Bob, we hardly knew ya. But that doesn’t mean we don’t need ya.
He popped up on computer screens in 1995 as one of Microsoft’s first attempts to personalize the PC, with a smiley face and a pair of glasses that belied his youthful looks. As a software module, Bob was designed to easily
connect users to word processing programs, calendars, e-mail and other applications by brining up an image of his study. Users would click on the pen if they wanted to write a letter, for example, or the rolodex to find a contact name.
Though Bill Gates will no doubt avoid all mention of his name at the Windows Hardware Engineering Conference (WinHEC) this week, Bob was living in the kind of eHome the software company wants all of us to occupy. In fact, Bob took the vision a step further: the PC was not merely the focal point of the living room; it contained the living room.
Despite his easy-going demeanor, people didn’t take to Bob — Microsoft killed him off in less than a year (which must have been a slap in the face to Melissa Gates, Bill’s wife, who served as the module’s marketing manager). Consumers have been equally hostile to Clippy, WebTV, and many of the other ways in which the software company has tried to get cozy with its audience. That doesn’t mean Microsoft is ready to stop trying. As we saw earlier this year at the Consumer Electronics Show in Las Vegas, the company has been preparing a new module, Freestyle, which will reportedly record TV shows, music and photos, allowing users to access them from variety of devices. This could eventually lead to changes at the code level of XP versions sold for the home market. It could also have an impact on hardware design — Freestyle PCs will come with a remote control.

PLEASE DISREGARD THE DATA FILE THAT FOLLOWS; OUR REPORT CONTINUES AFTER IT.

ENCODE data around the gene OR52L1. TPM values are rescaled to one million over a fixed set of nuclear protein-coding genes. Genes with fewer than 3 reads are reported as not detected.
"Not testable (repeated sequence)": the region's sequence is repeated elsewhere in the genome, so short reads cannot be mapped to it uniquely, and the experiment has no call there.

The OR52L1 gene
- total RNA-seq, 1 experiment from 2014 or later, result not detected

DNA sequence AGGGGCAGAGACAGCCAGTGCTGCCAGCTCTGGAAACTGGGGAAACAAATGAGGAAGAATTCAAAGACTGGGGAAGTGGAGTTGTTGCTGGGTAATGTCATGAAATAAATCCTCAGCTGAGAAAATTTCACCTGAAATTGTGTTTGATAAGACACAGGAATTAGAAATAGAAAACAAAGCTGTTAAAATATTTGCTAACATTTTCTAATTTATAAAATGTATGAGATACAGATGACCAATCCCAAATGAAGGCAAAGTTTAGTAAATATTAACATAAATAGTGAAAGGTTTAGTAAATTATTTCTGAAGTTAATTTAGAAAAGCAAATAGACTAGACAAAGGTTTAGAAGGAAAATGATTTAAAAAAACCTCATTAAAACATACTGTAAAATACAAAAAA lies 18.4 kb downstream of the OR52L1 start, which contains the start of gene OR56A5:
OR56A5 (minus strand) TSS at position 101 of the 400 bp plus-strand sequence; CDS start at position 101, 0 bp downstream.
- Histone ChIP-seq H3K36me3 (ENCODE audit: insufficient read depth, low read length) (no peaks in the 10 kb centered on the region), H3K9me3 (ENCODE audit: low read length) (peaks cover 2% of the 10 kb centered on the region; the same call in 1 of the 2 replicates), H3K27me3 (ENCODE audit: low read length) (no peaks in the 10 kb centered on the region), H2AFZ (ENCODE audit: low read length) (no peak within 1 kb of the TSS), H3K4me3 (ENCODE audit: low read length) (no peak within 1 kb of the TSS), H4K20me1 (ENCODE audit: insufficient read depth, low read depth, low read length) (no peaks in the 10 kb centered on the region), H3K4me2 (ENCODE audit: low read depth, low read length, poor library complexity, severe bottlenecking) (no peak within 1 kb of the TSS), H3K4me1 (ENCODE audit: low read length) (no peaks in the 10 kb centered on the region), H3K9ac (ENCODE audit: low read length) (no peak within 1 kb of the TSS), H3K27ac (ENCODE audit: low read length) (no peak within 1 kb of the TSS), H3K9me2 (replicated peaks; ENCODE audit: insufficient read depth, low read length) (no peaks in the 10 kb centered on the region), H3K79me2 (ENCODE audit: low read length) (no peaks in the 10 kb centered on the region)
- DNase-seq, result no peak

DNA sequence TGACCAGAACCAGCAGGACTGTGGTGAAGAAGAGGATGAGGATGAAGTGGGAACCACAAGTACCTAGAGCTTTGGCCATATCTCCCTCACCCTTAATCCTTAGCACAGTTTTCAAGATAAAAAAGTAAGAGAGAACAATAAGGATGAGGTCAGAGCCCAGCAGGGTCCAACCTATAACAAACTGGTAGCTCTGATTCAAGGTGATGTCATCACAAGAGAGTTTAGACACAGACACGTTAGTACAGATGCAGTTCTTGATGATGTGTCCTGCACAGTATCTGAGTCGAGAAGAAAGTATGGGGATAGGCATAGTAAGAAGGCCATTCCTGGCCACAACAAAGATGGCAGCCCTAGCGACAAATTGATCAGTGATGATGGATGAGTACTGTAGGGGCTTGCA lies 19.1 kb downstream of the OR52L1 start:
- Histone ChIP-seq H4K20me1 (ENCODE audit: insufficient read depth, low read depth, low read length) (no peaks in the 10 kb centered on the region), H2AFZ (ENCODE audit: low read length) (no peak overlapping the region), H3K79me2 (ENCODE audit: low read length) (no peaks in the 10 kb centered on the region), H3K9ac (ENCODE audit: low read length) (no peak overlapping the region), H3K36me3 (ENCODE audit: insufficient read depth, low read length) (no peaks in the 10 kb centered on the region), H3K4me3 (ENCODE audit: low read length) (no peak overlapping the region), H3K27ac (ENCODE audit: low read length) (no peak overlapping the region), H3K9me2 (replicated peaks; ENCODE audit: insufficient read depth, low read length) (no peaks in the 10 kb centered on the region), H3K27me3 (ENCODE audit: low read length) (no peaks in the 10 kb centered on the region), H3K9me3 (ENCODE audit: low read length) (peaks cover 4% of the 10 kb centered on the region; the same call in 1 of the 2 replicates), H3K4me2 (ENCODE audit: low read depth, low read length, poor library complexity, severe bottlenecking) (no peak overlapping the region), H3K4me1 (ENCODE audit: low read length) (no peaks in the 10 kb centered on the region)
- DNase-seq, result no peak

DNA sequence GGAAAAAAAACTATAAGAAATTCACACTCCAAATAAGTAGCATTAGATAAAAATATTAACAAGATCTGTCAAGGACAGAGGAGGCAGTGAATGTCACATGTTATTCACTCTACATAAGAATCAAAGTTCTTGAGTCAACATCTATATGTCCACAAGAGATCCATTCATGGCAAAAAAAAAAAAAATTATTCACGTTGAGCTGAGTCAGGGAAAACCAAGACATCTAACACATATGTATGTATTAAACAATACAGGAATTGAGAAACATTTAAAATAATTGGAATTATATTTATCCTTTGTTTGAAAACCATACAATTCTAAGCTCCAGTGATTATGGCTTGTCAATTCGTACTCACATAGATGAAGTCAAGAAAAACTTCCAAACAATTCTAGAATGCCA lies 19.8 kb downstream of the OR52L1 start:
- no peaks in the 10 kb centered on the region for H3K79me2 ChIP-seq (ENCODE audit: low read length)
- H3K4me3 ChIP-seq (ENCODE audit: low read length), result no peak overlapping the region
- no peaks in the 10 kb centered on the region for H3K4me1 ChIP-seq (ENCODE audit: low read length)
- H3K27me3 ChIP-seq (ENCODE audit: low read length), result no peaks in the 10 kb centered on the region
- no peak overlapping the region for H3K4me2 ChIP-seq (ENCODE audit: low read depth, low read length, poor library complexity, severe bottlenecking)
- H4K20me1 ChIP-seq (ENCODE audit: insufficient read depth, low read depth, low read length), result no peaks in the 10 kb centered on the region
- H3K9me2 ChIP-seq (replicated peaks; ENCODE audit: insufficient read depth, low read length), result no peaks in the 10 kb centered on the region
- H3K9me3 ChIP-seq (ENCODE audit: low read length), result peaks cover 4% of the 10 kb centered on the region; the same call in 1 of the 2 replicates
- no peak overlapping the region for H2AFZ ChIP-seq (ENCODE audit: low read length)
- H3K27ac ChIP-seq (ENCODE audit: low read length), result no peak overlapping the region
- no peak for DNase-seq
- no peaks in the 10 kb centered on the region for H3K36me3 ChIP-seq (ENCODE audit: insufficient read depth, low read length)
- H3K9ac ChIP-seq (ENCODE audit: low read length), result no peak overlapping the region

Regular visitors to WinHEC will notice a pattern here. Microsoft takes to the podium and declares the PC “”tired.”” It then announces work on specifications with major PC companies to revitalize the market. Then, at the end of the conference, everyone goes back to work (or home) and forgets about it until next year’s WinHEC.
Five years ago, for example, Microsoft kicked off WinHEC in San Francisco with the release of the PC98 Design Guide, a collaboration with Intel and Compaq which made recommendations on memory size, screen colours and resolutions, processor speeds and ways to make machines digital TV-ready. Entertainment experts discussed how PCs could be used as a device to view high-quality video on large screens (never mind the fact that nobody did).
This doesn’t mean that the conference is worthless, or that major innovations don’t begin there. One of Microsoft’s biggest failures sometimes pave the way for future successes. Bob obviously didn’t live up to expectations, but he was in some ways a predecessor to the online agents that search for keywords on the Internet. In the same way, many of the technologies discussed at WinHEC will probably morph at some point into something worthwhile.
What the company seems unable to accept is that the living room already has a central device — the television set. Once it focuses on building simple PC functionality into TVs and not the other way around, consumers won’t mind making Microsoft a part of the family. Just so long as Bob’s not their uncle.